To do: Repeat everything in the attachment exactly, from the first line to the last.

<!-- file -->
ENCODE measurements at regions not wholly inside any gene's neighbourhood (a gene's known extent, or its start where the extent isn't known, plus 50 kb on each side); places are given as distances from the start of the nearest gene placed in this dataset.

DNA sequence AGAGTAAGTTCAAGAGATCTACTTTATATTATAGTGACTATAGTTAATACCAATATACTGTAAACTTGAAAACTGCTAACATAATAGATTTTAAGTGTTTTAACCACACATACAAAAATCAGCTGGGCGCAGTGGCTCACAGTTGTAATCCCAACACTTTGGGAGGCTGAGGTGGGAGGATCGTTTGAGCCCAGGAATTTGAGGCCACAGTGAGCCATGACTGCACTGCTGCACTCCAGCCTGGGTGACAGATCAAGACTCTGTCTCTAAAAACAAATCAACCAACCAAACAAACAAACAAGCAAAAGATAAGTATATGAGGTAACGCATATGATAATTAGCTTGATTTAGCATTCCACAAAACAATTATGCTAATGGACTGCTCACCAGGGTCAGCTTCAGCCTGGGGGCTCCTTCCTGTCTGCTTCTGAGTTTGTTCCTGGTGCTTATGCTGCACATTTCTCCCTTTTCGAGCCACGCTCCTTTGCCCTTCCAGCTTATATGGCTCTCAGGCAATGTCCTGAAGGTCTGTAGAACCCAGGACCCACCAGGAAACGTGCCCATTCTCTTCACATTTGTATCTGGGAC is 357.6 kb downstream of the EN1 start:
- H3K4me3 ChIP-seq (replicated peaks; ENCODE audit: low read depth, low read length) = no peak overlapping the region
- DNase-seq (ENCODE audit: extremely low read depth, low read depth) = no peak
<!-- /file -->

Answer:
ENCODE measurements at regions not wholly inside any gene's neighbourhood (a gene's known extent, or its start where the extent isn't known, plus 50 kb on each side); places are given as distances from the start of the nearest gene placed in this dataset.

DNA sequence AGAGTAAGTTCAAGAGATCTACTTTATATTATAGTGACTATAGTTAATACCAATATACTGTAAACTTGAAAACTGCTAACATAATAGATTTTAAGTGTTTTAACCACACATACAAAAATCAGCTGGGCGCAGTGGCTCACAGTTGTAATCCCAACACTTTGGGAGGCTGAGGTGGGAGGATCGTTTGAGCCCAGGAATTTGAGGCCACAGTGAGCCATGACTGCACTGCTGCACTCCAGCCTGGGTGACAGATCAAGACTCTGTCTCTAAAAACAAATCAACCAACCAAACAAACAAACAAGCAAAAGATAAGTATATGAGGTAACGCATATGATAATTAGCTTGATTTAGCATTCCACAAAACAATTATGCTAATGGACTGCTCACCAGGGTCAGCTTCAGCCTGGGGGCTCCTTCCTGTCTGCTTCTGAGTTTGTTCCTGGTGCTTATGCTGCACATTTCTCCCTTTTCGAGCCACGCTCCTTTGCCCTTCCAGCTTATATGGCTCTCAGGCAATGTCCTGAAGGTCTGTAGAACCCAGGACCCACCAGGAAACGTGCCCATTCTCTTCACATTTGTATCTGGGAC is 357.6 kb downstream of the EN1 start:
- H3K4me3 ChIP-seq (replicated peaks; ENCODE audit: low read depth, low read length) = no peak overlapping the region
- DNase-seq (ENCODE audit: extremely low read depth, low read depth) = no peak